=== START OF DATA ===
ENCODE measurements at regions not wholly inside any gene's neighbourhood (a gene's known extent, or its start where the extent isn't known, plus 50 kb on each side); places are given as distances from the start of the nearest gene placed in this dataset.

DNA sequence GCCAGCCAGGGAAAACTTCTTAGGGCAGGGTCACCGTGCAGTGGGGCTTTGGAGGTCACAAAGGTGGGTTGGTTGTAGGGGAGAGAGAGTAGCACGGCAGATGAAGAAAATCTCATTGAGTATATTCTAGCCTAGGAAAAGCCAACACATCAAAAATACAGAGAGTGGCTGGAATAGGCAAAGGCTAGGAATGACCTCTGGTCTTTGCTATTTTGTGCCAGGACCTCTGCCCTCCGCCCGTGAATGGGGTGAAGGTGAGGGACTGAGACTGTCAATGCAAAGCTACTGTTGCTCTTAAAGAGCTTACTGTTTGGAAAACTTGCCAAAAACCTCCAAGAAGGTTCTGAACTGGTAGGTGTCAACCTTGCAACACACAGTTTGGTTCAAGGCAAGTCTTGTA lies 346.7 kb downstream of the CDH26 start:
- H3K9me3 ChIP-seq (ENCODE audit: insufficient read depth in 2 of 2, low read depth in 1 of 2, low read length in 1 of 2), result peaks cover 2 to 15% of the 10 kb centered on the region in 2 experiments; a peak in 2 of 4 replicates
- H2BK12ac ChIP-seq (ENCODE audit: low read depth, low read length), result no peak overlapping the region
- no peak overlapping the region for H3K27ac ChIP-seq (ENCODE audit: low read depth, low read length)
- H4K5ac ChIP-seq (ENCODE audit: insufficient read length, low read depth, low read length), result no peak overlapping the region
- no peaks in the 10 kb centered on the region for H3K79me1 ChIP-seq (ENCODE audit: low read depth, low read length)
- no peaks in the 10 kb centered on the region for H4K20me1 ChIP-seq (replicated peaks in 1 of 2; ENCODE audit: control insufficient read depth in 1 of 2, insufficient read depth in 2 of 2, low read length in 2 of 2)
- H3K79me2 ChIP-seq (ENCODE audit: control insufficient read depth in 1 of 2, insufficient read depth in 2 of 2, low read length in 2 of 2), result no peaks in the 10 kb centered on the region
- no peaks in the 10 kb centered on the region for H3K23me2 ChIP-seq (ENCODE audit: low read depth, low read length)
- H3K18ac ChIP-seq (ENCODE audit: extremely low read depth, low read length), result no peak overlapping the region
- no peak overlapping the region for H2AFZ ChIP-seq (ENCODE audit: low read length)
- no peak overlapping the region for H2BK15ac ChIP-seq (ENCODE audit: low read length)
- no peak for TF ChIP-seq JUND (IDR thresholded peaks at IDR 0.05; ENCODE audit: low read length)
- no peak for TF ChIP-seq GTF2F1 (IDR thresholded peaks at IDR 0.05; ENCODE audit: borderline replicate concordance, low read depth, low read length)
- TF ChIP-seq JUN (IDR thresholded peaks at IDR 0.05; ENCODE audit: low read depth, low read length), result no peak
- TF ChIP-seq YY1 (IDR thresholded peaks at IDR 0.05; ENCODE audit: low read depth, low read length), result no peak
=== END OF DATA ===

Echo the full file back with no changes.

ENCODE measurements at regions not wholly inside any gene's neighbourhood (a gene's known extent, or its start where the extent isn't known, plus 50 kb on each side); places are given as distances from the start of the nearest gene placed in this dataset.

DNA sequence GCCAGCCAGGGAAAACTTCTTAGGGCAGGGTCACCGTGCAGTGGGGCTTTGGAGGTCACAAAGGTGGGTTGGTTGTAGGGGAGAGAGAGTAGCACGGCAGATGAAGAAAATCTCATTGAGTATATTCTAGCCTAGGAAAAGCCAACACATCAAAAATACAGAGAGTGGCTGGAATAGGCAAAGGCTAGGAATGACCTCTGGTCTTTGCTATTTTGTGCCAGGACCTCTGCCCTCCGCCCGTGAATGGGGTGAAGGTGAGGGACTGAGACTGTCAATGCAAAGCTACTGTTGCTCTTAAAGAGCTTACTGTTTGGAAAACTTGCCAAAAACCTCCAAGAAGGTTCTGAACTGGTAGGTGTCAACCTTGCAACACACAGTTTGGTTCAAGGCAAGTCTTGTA lies 346.7 kb downstream of the CDH26 start:
- H3K9me3 ChIP-seq (ENCODE audit: insufficient read depth in 2 of 2, low read depth in 1 of 2, low read length in 1 of 2), result peaks cover 2 to 15% of the 10 kb centered on the region in 2 experiments; a peak in 2 of 4 replicates
- H2BK12ac ChIP-seq (ENCODE audit: low read depth, low read length), result no peak overlapping the region
- no peak overlapping the region for H3K27ac ChIP-seq (ENCODE audit: low read depth, low read length)
- H4K5ac ChIP-seq (ENCODE audit: insufficient read length, low read depth, low read length), result no peak overlapping the region
- no peaks in the 10 kb centered on the region for H3K79me1 ChIP-seq (ENCODE audit: low read depth, low read length)
- no peaks in the 10 kb centered on the region for H4K20me1 ChIP-seq (replicated peaks in 1 of 2; ENCODE audit: control insufficient read depth in 1 of 2, insufficient read depth in 2 of 2, low read length in 2 of 2)
- H3K79me2 ChIP-seq (ENCODE audit: control insufficient read depth in 1 of 2, insufficient read depth in 2 of 2, low read length in 2 of 2), result no peaks in the 10 kb centered on the region
- no peaks in the 10 kb centered on the region for H3K23me2 ChIP-seq (ENCODE audit: low read depth, low read length)
- H3K18ac ChIP-seq (ENCODE audit: extremely low read depth, low read length), result no peak overlapping the region
- no peak overlapping the region for H2AFZ ChIP-seq (ENCODE audit: low read length)
- no peak overlapping the region for H2BK15ac ChIP-seq (ENCODE audit: low read length)
- no peak for TF ChIP-seq JUND (IDR thresholded peaks at IDR 0.05; ENCODE audit: low read length)
- no peak for TF ChIP-seq GTF2F1 (IDR thresholded peaks at IDR 0.05; ENCODE audit: borderline replicate concordance, low read depth, low read length)
- TF ChIP-seq JUN (IDR thresholded peaks at IDR 0.05; ENCODE audit: low read depth, low read length), result no peak
- TF ChIP-seq YY1 (IDR thresholded peaks at IDR 0.05; ENCODE audit: low read depth, low read length), result no peak